It really depends on what their sysadmins are doing. Without any real insight into the role it’s a little hard to say “yes” or “no”. Honestly from the comments in the article: “what we’ve done is we’ve put people in the loop of transferring data, securing networks and doing things that machines are probably better at doing,” it doesn’t seem particularly beyond the pale.

“in the loop of transferring data” That’s one of the reasons we use computers anyway, right? Consistent, automated repetition of a task. It really shouldn’t take a sysadmin to manually move data from one place to another. Build a system with the appropriate checks and balances, and let it do it far more consistently than any human or manual process could ever manage.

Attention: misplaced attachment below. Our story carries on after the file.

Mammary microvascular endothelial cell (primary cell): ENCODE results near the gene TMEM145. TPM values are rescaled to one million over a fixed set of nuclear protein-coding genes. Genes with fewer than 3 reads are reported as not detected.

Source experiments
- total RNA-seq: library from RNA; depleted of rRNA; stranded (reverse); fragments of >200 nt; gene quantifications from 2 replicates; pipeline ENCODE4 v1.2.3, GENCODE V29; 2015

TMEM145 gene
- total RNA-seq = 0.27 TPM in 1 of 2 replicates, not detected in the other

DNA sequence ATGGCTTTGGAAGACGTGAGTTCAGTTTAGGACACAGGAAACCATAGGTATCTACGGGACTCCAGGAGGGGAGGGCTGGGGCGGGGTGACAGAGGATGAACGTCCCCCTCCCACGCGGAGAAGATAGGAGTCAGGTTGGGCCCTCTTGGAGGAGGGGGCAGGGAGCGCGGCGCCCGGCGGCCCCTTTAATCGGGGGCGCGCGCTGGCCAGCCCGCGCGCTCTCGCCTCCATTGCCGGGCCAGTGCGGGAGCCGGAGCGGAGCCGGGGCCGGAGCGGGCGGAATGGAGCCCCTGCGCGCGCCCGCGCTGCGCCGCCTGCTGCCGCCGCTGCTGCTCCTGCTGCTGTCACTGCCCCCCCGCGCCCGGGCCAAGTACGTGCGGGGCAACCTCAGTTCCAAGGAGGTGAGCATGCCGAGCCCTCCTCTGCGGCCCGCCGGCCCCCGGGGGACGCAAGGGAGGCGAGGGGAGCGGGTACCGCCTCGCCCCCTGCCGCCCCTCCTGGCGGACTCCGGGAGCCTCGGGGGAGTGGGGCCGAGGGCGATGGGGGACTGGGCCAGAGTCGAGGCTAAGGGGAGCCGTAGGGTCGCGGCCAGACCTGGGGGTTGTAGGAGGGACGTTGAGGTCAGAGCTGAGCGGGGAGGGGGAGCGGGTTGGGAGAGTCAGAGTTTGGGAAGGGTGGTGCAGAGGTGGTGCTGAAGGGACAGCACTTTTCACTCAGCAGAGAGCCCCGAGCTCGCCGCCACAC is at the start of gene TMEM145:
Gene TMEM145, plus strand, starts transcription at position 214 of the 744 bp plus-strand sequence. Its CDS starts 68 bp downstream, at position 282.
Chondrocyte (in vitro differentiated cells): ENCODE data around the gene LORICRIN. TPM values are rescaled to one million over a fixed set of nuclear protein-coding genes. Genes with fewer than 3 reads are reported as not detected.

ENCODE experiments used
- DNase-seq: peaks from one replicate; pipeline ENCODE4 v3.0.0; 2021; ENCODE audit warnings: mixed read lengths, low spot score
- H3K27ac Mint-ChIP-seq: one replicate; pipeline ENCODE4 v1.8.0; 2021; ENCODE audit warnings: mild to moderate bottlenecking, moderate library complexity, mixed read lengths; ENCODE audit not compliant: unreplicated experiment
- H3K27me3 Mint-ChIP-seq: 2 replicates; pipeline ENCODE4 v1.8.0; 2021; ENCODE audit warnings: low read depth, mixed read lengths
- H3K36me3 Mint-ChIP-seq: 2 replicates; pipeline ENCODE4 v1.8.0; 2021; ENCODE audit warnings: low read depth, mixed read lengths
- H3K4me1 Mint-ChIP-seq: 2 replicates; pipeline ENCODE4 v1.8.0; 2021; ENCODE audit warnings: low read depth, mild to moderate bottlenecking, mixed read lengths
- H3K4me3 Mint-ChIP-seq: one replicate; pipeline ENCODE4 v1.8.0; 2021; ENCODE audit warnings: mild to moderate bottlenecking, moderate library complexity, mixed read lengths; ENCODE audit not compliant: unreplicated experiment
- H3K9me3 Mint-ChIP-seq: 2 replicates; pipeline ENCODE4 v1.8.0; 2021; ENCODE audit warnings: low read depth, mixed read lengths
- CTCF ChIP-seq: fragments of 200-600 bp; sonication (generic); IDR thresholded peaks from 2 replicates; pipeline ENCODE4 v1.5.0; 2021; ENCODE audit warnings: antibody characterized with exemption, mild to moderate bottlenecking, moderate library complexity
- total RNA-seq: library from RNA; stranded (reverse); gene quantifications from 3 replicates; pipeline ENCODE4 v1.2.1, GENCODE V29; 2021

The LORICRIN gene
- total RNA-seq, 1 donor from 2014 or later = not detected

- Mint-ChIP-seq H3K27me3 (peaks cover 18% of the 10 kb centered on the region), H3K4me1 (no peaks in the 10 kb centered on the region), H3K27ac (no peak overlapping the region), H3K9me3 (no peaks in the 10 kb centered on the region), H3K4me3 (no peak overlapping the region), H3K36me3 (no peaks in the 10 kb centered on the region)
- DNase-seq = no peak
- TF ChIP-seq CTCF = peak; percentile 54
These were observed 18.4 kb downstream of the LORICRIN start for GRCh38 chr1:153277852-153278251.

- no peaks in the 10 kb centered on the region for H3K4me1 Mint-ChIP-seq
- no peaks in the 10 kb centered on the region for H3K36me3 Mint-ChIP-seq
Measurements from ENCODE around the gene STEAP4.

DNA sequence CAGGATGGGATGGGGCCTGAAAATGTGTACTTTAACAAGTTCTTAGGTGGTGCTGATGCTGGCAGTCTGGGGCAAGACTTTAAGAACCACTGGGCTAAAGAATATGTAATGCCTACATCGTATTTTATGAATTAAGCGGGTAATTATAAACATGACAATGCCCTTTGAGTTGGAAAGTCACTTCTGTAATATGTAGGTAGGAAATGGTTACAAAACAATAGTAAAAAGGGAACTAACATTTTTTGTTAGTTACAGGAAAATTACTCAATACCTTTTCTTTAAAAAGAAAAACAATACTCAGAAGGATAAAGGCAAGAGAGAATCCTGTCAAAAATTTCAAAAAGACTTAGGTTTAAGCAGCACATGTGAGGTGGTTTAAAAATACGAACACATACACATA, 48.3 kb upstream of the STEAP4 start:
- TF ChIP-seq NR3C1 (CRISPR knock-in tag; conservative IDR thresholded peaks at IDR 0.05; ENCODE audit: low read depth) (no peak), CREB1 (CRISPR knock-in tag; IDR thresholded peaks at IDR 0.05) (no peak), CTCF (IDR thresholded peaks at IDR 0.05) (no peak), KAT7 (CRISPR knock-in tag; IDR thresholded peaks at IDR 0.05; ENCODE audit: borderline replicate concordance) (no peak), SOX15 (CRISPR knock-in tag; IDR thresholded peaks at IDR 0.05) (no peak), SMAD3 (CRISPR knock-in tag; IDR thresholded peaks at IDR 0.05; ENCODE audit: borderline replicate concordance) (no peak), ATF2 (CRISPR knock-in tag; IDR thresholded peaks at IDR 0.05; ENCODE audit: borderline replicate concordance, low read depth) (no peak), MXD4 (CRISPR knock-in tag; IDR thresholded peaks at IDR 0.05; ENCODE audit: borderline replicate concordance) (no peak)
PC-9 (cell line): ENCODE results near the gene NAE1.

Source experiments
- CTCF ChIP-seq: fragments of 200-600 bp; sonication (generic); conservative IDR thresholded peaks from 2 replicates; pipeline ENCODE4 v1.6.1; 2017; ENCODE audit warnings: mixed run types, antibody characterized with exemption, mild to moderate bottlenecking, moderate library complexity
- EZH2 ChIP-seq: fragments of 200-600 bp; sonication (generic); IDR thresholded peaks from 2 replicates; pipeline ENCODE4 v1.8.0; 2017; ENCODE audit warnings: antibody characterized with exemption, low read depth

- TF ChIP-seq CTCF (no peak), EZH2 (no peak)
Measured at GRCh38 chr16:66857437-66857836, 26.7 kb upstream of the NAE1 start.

If the NSA is extremely behind the curve in other areas (e.g. no config management), there’s every chance a sizeable number of Sysadmins could be made redundant. If that’s the case, arguably that should be done purely for budgetary reasons anyway.

Figureitout August 12, 2013 4:09 PM

I love how he doesn’t consider firing himself, nope axe the little guys as always.

Plus this will make for a real trustworthy environment, everyone looking over each other’s shoulders; maybe even more backstabbing/sabotage to get job competitors fired.

In an otherwise decent article by Boyd (that didn’t really mention MS’s involvement w/ NSA but AT&T’s…), I find it annoying she writes about distractions from the story on the part of journalists of enormous gov’t overreaches and then responds to the first comment about how all these whistleblowers seem to be “white males”.

Darryl August 12, 2013 4:13 PM